Did you know that not only does the NASC seal represent a comprehensive oversight via audit of all products the company produces in terms of their accurate labelling of both amounts and the quality of constituents (such as whether common components like flax are stabilized etc. making them less vulnerable to deterioration), but this audit also involves a thorough review of the content that a particular brand is publishing, right down to its blog pages.

That’s a pretty forensic approach. It is one that exemplifies the sincere wishes of the NASC Council Members and Directorship (including original founding fathers like owner Nick Hartog of Grand Meadows, based in Orange, CA), that instituted some sort of policing initiative of the equine feed supplements business in the first place.

Trust But Verify

The continually evolving marketing methods that pervade any online shopping experience mean that now more than ever, whatever we are buying we must do our due diligence. It is wonderful to know there is an organization that is intent on helping us make safe choices for our horses, and that helps us protect our bank balance by checking that what’s on the label actually is in the product!

Here’s some more information on NASC to help you along.

PLEASE NOTE: AHP members ~ Please share this content. Kindly include Grand Meadows URL and author’s URL wherever published. Please advise use so we can share your platform too. Feel free to contact Nikki Alvin-Smith for further information and high-res photos.

 About Grand Meadows: Founded in 1989 by visionary Angela Slater, Grand Meadows is a leading horse health product and equine supplement manufacturer driven by the guiding principle of providing affordable, extremely high-quality science-backed horse products to help ensure horses look and feel their best.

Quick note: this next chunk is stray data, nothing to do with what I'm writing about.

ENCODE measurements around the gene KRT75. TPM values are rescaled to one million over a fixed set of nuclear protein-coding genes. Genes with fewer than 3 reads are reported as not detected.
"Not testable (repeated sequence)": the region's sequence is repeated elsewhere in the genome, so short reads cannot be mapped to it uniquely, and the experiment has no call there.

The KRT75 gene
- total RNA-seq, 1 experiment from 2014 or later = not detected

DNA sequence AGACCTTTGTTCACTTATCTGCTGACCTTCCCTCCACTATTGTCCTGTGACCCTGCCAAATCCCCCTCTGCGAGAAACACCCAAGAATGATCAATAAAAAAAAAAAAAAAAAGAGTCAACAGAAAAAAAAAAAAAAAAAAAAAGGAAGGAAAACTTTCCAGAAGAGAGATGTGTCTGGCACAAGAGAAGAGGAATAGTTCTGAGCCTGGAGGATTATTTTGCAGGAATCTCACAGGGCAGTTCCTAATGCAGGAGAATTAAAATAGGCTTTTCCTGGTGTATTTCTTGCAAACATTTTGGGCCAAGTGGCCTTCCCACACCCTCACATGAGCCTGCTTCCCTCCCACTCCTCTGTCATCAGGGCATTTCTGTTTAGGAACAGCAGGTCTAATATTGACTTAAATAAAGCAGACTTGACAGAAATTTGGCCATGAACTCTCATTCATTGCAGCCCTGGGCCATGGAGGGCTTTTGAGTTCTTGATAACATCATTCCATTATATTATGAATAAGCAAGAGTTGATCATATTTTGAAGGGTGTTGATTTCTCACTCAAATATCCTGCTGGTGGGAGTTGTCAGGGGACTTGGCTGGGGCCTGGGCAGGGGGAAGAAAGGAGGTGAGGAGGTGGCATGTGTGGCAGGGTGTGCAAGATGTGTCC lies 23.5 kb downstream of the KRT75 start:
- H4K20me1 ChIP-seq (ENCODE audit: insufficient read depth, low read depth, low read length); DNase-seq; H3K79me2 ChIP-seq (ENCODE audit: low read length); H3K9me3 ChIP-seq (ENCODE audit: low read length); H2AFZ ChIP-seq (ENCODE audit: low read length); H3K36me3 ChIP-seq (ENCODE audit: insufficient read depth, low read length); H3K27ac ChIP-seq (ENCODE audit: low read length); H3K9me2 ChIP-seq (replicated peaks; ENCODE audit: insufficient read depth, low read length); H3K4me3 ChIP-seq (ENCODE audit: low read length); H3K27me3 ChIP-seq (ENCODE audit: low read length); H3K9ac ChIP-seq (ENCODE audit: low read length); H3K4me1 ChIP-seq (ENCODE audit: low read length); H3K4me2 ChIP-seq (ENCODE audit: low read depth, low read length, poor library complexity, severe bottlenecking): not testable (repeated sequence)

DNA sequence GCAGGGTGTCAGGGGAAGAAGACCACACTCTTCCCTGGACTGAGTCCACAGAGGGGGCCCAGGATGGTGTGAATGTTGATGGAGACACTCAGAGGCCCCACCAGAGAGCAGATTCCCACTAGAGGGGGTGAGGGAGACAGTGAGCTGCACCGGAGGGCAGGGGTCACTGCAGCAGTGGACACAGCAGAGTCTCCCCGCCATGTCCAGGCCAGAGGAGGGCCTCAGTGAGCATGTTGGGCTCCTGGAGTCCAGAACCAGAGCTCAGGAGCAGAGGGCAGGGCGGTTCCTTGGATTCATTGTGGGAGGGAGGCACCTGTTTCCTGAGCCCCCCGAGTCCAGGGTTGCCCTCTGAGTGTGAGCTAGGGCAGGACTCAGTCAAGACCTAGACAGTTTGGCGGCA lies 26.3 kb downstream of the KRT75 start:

For the past 35 years the company’s mission has been honored and developed further, by President Nick Hartog, who among other accomplishments is one of the founding members and current board member of the National Animal Supplement Council (NASC), an organization that has a profound impact on the safety, transparency, and legitimacy of the animal supplement industry.

Grand Meadow products are widely used and trusted across the entire horse community from Olympic medal winning competitors and successful horse racing trainers to backyard horse owners. Their equine supplements are highly regarded for their excellent quality resourced ingredients and completely accurate labelling and effective formulations. Learn more at

Grand Meadows, Orange, CA
Media Contact:
Tel: 607 434 4470

Photos are available on request.

 About Nikki Alvin-Smith:
Content Creator | PR Partner | Seasoned Writer | Brand Builder |
Major Marketer| Journalist|
Blogger| Ghostwriter|
PR Marketing Specialist/Strategist|
British American|
Grand Prix Dressage
Competitor/Coach/ Clinician|

Please visit  and to learn more about her affordable services.